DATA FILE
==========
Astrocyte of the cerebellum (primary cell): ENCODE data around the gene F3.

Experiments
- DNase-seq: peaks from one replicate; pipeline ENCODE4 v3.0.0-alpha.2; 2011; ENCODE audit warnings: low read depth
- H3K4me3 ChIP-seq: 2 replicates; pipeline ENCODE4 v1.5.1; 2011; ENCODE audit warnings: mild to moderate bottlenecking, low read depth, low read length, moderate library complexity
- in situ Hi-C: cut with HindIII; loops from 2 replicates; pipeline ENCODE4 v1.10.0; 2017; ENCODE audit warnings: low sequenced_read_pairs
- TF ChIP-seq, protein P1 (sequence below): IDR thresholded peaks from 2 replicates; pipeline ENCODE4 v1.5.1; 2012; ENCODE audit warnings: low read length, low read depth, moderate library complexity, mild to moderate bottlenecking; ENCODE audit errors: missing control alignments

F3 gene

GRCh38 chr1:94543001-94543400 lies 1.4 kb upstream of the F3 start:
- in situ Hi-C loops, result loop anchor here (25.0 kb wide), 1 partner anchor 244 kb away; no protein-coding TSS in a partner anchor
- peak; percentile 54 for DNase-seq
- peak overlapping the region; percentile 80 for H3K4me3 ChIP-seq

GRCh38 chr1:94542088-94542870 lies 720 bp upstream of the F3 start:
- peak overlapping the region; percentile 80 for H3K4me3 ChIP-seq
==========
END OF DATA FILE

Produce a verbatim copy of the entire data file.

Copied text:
Astrocyte of the cerebellum (primary cell): ENCODE data around the gene F3.

Experiments
- DNase-seq: peaks from one replicate; pipeline ENCODE4 v3.0.0-alpha.2; 2011; ENCODE audit warnings: low read depth
- H3K4me3 ChIP-seq: 2 replicates; pipeline ENCODE4 v1.5.1; 2011; ENCODE audit warnings: mild to moderate bottlenecking, low read depth, low read length, moderate library complexity
- in situ Hi-C: cut with HindIII; loops from 2 replicates; pipeline ENCODE4 v1.10.0; 2017; ENCODE audit warnings: low sequenced_read_pairs
- TF ChIP-seq, protein P1 (sequence below): IDR thresholded peaks from 2 replicates; pipeline ENCODE4 v1.5.1; 2012; ENCODE audit warnings: low read length, low read depth, moderate library complexity, mild to moderate bottlenecking; ENCODE audit errors: missing control alignments

F3 gene

GRCh38 chr1:94543001-94543400 lies 1.4 kb upstream of the F3 start:
- in situ Hi-C loops, result loop anchor here (25.0 kb wide), 1 partner anchor 244 kb away; no protein-coding TSS in a partner anchor
- peak; percentile 54 for DNase-seq
- peak overlapping the region; percentile 80 for H3K4me3 ChIP-seq

GRCh38 chr1:94542088-94542870 lies 720 bp upstream of the F3 start:
- peak overlapping the region; percentile 80 for H3K4me3 ChIP-seq